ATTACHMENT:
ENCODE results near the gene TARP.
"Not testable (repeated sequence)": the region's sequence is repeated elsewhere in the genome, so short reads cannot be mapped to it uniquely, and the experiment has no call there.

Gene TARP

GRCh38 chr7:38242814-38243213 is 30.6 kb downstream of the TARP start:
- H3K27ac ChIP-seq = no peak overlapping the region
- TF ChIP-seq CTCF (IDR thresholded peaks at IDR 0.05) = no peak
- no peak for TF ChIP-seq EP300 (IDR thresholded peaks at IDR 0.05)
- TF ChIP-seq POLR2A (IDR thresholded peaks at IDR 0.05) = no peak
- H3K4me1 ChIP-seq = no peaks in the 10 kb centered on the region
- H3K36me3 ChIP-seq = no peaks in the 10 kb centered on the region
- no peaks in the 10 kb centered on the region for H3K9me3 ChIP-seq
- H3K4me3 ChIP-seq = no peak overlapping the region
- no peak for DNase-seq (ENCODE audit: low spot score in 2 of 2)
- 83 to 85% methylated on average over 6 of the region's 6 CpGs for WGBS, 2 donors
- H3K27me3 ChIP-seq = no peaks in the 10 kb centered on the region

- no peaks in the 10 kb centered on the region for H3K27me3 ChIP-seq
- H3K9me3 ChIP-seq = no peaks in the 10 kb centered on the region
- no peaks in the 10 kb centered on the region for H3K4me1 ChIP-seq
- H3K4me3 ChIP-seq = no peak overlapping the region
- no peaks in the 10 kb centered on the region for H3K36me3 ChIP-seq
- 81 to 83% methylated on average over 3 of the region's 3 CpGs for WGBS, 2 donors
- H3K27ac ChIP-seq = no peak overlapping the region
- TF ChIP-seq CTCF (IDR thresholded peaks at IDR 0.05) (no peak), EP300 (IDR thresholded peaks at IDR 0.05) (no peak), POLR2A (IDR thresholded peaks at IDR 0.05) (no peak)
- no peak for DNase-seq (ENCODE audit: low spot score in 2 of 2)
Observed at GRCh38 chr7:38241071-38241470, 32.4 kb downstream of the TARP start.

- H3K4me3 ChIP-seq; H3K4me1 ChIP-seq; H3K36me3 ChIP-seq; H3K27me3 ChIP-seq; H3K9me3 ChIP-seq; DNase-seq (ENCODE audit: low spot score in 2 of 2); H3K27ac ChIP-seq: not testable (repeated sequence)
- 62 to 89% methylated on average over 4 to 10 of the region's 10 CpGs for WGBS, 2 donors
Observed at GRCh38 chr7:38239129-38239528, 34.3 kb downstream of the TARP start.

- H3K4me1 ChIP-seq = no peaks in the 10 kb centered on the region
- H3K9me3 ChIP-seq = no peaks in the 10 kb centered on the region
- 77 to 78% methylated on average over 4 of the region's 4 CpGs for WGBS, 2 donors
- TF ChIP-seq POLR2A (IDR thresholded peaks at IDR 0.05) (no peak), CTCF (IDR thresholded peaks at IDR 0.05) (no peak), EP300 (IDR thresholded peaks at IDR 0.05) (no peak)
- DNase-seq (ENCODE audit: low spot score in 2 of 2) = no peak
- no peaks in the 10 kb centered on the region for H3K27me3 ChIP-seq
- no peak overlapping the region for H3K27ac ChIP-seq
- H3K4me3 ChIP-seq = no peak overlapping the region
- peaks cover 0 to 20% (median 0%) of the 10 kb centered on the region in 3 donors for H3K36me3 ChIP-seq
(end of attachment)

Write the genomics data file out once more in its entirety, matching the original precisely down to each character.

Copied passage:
ENCODE results near the gene TARP.
"Not testable (repeated sequence)": the region's sequence is repeated elsewhere in the genome, so short reads cannot be mapped to it uniquely, and the experiment has no call there.

Gene TARP

GRCh38 chr7:38242814-38243213 is 30.6 kb downstream of the TARP start:
- H3K27ac ChIP-seq = no peak overlapping the region
- TF ChIP-seq CTCF (IDR thresholded peaks at IDR 0.05) = no peak
- no peak for TF ChIP-seq EP300 (IDR thresholded peaks at IDR 0.05)
- TF ChIP-seq POLR2A (IDR thresholded peaks at IDR 0.05) = no peak
- H3K4me1 ChIP-seq = no peaks in the 10 kb centered on the region
- H3K36me3 ChIP-seq = no peaks in the 10 kb centered on the region
- no peaks in the 10 kb centered on the region for H3K9me3 ChIP-seq
- H3K4me3 ChIP-seq = no peak overlapping the region
- no peak for DNase-seq (ENCODE audit: low spot score in 2 of 2)
- 83 to 85% methylated on average over 6 of the region's 6 CpGs for WGBS, 2 donors
- H3K27me3 ChIP-seq = no peaks in the 10 kb centered on the region

- no peaks in the 10 kb centered on the region for H3K27me3 ChIP-seq
- H3K9me3 ChIP-seq = no peaks in the 10 kb centered on the region
- no peaks in the 10 kb centered on the region for H3K4me1 ChIP-seq
- H3K4me3 ChIP-seq = no peak overlapping the region
- no peaks in the 10 kb centered on the region for H3K36me3 ChIP-seq
- 81 to 83% methylated on average over 3 of the region's 3 CpGs for WGBS, 2 donors
- H3K27ac ChIP-seq = no peak overlapping the region
- TF ChIP-seq CTCF (IDR thresholded peaks at IDR 0.05) (no peak), EP300 (IDR thresholded peaks at IDR 0.05) (no peak), POLR2A (IDR thresholded peaks at IDR 0.05) (no peak)
- no peak for DNase-seq (ENCODE audit: low spot score in 2 of 2)
Observed at GRCh38 chr7:38241071-38241470, 32.4 kb downstream of the TARP start.

- H3K4me3 ChIP-seq; H3K4me1 ChIP-seq; H3K36me3 ChIP-seq; H3K27me3 ChIP-seq; H3K9me3 ChIP-seq; DNase-seq (ENCODE audit: low spot score in 2 of 2); H3K27ac ChIP-seq: not testable (repeated sequence)
- 62 to 89% methylated on average over 4 to 10 of the region's 10 CpGs for WGBS, 2 donors
Observed at GRCh38 chr7:38239129-38239528, 34.3 kb downstream of the TARP start.

- H3K4me1 ChIP-seq = no peaks in the 10 kb centered on the region
- H3K9me3 ChIP-seq = no peaks in the 10 kb centered on the region
- 77 to 78% methylated on average over 4 of the region's 4 CpGs for WGBS, 2 donors
- TF ChIP-seq POLR2A (IDR thresholded peaks at IDR 0.05) (no peak), CTCF (IDR thresholded peaks at IDR 0.05) (no peak), EP300 (IDR thresholded peaks at IDR 0.05) (no peak)
- DNase-seq (ENCODE audit: low spot score in 2 of 2) = no peak
- no peaks in the 10 kb centered on the region for H3K27me3 ChIP-seq
- no peak overlapping the region for H3K27ac ChIP-seq
- H3K4me3 ChIP-seq = no peak overlapping the region
- peaks cover 0 to 20% (median 0%) of the 10 kb centered on the region in 3 donors for H3K36me3 ChIP-seq